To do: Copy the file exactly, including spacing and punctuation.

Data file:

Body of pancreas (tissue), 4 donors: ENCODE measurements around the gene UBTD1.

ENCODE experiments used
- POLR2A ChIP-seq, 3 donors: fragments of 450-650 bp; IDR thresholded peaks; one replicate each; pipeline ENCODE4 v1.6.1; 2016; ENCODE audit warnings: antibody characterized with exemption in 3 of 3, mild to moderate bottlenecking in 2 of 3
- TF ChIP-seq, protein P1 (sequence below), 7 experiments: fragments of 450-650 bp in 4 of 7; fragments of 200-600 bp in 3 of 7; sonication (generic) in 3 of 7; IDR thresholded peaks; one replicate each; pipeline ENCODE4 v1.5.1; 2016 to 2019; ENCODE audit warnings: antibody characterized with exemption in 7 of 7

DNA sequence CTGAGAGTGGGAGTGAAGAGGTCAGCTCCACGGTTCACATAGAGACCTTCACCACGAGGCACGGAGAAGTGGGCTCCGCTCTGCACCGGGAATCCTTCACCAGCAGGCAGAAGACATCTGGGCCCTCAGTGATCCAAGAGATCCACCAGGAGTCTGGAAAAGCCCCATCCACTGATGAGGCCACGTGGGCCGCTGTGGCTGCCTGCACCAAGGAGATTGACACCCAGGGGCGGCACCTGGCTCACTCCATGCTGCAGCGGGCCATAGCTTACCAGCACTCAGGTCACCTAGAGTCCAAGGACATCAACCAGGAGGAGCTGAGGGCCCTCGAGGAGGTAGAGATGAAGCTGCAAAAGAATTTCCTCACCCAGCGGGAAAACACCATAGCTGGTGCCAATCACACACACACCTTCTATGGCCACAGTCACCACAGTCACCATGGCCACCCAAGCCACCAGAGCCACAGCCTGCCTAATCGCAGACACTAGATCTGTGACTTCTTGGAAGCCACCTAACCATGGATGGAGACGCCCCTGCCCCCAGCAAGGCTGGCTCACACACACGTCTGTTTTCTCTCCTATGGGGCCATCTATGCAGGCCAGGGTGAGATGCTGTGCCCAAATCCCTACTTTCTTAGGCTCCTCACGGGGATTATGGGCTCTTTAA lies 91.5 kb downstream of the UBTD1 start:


Body of pancreas (tissue), 4 donors: ENCODE measurements around the gene UBTD1.

ENCODE experiments used
- POLR2A ChIP-seq, 3 donors: fragments of 450-650 bp; IDR thresholded peaks; one replicate each; pipeline ENCODE4 v1.6.1; 2016; ENCODE audit warnings: antibody characterized with exemption in 3 of 3, mild to moderate bottlenecking in 2 of 3
- TF ChIP-seq, protein P1 (sequence below), 7 experiments: fragments of 450-650 bp in 4 of 7; fragments of 200-600 bp in 3 of 7; sonication (generic) in 3 of 7; IDR thresholded peaks; one replicate each; pipeline ENCODE4 v1.5.1; 2016 to 2019; ENCODE audit warnings: antibody characterized with exemption in 7 of 7

DNA sequence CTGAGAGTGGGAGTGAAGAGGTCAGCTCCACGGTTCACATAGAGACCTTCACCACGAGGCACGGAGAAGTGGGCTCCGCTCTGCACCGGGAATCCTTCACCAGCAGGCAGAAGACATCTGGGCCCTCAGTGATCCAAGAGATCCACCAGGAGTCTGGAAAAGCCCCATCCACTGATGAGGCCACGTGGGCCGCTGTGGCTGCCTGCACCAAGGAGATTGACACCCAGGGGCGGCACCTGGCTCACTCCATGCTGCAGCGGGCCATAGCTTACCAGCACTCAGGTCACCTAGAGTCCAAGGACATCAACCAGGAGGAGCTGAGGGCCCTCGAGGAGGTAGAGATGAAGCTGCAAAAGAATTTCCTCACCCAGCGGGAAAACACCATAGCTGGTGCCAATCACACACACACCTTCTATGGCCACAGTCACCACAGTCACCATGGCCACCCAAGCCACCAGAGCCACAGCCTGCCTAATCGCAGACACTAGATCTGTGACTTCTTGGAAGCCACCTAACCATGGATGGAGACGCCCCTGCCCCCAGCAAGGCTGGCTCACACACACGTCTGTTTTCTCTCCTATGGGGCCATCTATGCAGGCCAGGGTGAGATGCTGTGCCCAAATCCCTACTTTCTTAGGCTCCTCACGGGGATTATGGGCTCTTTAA lies 91.5 kb downstream of the UBTD1 start: